For students applying to competitive high schools, eighth grade can be a stressful whirlwind of tests, applications, school visits, and emotion. Over the past decade, we’ve learned through our one-to-one work with students that setting up a solid foundation in seventh grade can bring a measure of calm to the process. Here’s what seventh graders and their parents need to know and do to make the most out of this pivotal year!
The most important thing seventh graders can do is build critical math and reading skills. Solidifying these skills will enable them to perform well on high stakes tests, earn good grades, stretch themselves as learners, and work independently. [A special note for students applying to Chicago Public School Selective Enrollment High Schools: seventh grade grades are one-third of the admissions criteria. For many students, even one B will put them out of the running.]
Basics. Basics. Basics. You might assume that seventh graders can rattle off their times tables, find their way around a word problem, and recognize an answer that’s way off base. But that’s not the case for all students. Even those in advanced classes often need to brush up on their foundational skills.
Mastering these skills before eighth grade is important for a few reasons. First, calculators are not allowed on most admissions tests. Students must be comfortable with the basics so that they trust their mental math and can solve more complex problems by hand.
Second, the timing on admissions tests is tight. For example, on the quantitative section of the HSPT (High School Placement Test for admissions to Catholic schools), students have just 30 minutes to answer 52 questions! It’s not surprising that students who have never had trouble finishing a math test run out of time on these. In order to answer the questions more quickly, students must know their fundamental math facts.
Third, apart from being prepared for admissions tests, students who know their math basics will be able to extend their math learning. They’ll then be ready for advanced math classes by the time they start ninth grade. At many high schools, the math class a student takes freshman year dictates which math classes they’ll take the rest of high school. In other words, it can be very difficult, if not impossible, to “jump” to a higher track sophomore, junior, or senior year. So students need to understand that the learning they do (or don’t do!) now will impact their academic progress down the road.
You know what makes a good reader? Reading. Every day. Students who are “at home” with a variety of genres will have an easier time not only on the reading section of tests, but also on the language sections that assess punctuation, grammar, usage, etc. So it’s important to expose your child to short stories, novels, newspapers, and poetry. Learning how to read short nonfiction passages is especially important since students don’t see many of them in school. They’re all over high stakes tests! Reading articles like those found on the Smithsonian Tween Tribune website will help students get the hang of that specific format.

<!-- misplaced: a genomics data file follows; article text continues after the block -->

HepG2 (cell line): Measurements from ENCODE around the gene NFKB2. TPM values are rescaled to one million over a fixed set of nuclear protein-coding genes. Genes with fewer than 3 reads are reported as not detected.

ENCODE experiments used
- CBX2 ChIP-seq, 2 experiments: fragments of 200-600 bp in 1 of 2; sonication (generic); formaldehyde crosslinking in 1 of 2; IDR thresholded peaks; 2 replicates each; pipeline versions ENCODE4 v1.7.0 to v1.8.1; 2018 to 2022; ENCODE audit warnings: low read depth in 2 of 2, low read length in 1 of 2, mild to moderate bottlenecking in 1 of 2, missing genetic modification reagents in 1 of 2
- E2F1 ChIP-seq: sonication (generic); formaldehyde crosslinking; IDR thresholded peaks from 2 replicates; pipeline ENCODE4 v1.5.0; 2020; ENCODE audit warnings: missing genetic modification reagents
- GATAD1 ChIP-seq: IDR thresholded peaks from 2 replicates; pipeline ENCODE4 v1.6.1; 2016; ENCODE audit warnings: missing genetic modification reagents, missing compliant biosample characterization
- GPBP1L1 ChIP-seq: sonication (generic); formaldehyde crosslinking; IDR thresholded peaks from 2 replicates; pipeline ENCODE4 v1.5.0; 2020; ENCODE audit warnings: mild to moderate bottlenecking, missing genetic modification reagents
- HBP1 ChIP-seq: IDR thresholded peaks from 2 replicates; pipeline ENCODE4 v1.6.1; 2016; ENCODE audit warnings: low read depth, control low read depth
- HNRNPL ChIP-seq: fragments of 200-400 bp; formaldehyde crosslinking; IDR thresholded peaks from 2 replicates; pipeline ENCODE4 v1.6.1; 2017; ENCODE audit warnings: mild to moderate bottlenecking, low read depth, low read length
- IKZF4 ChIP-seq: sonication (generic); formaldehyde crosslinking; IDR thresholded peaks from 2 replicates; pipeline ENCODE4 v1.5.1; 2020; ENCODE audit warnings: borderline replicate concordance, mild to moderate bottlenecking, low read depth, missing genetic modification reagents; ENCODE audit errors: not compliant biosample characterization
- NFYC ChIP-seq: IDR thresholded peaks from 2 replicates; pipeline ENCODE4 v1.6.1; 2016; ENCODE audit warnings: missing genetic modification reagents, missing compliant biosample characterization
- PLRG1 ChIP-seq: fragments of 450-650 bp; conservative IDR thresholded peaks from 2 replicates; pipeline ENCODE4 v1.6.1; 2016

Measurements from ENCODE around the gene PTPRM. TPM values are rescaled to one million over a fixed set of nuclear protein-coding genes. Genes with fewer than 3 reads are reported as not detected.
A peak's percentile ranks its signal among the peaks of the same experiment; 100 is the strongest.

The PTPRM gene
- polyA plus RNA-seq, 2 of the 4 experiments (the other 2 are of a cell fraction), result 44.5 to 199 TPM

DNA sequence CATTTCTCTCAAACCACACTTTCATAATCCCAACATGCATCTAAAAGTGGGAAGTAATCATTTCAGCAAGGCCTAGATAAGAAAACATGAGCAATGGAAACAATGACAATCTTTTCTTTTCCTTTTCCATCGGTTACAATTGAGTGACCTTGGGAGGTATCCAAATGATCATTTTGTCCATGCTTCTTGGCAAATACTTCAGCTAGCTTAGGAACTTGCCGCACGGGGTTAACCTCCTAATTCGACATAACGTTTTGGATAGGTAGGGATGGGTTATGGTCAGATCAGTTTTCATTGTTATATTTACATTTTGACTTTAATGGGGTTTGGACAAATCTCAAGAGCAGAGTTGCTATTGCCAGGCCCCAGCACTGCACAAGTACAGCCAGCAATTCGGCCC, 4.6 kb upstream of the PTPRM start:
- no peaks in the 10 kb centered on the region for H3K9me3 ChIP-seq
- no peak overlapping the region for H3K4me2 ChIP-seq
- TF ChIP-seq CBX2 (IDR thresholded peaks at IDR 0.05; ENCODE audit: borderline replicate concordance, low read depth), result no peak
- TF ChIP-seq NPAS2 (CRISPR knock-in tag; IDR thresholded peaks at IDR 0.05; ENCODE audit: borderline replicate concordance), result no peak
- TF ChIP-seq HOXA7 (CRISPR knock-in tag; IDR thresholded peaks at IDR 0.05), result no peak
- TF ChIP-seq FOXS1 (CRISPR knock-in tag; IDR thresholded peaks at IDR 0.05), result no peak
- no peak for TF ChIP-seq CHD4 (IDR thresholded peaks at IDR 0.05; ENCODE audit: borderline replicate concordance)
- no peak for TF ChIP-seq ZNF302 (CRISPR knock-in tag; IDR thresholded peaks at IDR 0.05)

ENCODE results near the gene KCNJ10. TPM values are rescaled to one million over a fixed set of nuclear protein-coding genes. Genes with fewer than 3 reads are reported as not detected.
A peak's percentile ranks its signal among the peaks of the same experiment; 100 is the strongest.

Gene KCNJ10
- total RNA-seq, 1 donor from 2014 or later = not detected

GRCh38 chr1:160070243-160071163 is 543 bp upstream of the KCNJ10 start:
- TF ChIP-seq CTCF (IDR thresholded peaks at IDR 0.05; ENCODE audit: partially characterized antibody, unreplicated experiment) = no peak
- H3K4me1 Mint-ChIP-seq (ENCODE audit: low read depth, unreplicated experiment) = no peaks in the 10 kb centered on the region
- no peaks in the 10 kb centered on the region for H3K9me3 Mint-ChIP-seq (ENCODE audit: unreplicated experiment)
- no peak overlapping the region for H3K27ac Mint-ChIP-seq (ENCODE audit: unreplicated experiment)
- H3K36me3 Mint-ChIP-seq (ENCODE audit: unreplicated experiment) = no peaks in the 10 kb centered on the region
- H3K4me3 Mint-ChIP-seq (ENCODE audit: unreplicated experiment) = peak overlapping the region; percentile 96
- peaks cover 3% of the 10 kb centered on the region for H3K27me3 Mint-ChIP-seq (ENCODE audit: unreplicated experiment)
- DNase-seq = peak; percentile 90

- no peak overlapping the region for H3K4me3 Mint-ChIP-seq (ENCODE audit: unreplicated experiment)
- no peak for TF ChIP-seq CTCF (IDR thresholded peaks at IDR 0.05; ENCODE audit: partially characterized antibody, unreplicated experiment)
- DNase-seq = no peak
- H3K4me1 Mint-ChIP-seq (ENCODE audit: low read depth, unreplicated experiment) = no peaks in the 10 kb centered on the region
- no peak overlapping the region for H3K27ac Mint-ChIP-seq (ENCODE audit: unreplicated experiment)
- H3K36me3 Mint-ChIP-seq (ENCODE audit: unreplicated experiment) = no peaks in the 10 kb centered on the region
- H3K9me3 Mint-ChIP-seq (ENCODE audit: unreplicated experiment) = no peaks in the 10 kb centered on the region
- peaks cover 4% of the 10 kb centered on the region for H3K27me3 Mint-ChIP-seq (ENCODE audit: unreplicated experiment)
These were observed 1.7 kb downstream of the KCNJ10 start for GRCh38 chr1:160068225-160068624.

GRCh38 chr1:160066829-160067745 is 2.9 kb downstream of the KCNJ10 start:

Similar to math, the timing of the reading sections on standardized tests can trip up students. They must be able to read fluently, which means quickly, smoothly, and accurately. Good fluency helps with more than just timing; it also boosts comprehension. Again, daily reading will help with fluency, and high interest material is especially effective here. We’ve had great success with graphic novels!
Speaking of comprehension, it’s also not uncommon for children at this age to struggle with the questions that require them to make inferences, or read between the lines. Talking and writing about what they’ve read enables them to engage more deeply with a text. Bonus: all of this reading will build their vocabulary, another area of weakness we see all the time!
High school admissions gets more competitive every year, and we see that take a toll on both parents and children. It’s important to recognize and validate the anxiety before taking steps to reduce it. Tune in to what your child might be hearing from friends at school (yes, even in seventh grade). You’ll be amazed at some of the rumors and assumptions surrounding testing and admissions requirements!
In our work with students, we talk through what they can and can’t control in situations that cause them anxiety. For the aspects they can control, we teach and practice strategies that give them ownership. Letting go of what they cannot change is often just as impactful as taking charge of what they can.
Be aware of what you’re communicating to your child, too. Are you having conversations that encourage them to find a best fit school? Do they feel that you’ll still be proud of them if they don’t get accepted to their top choice school? Are they getting the message that while the high school admissions process is important, it is only one piece of their life?
While it’s too early to visit high schools in seventh grade, it’s not too early to pinpoint what you and your child want in a high school. Make a list of your must-haves, deal breakers, and hope-to-finds. Then start researching! Seventh grade is about understanding what your child needs to thrive – not just survive! – and discovering all of your options. You’re bound to find schools you’ve never heard of, and change your mind about others.
One caveat: Everyone will have an opinion about where your child should go! Be careful about making decisions based on others’ input. Do the work to that will enable you and your child to make informed choices.
Laying groundwork in seventh grade will reduce stress, build confidence, and solidify skills. These efforts will help not only with admissions, but also with the day-to-day work once they get to high school. Contact us if you’d like to learn more about how 1:1 tutoring can keep your child on track!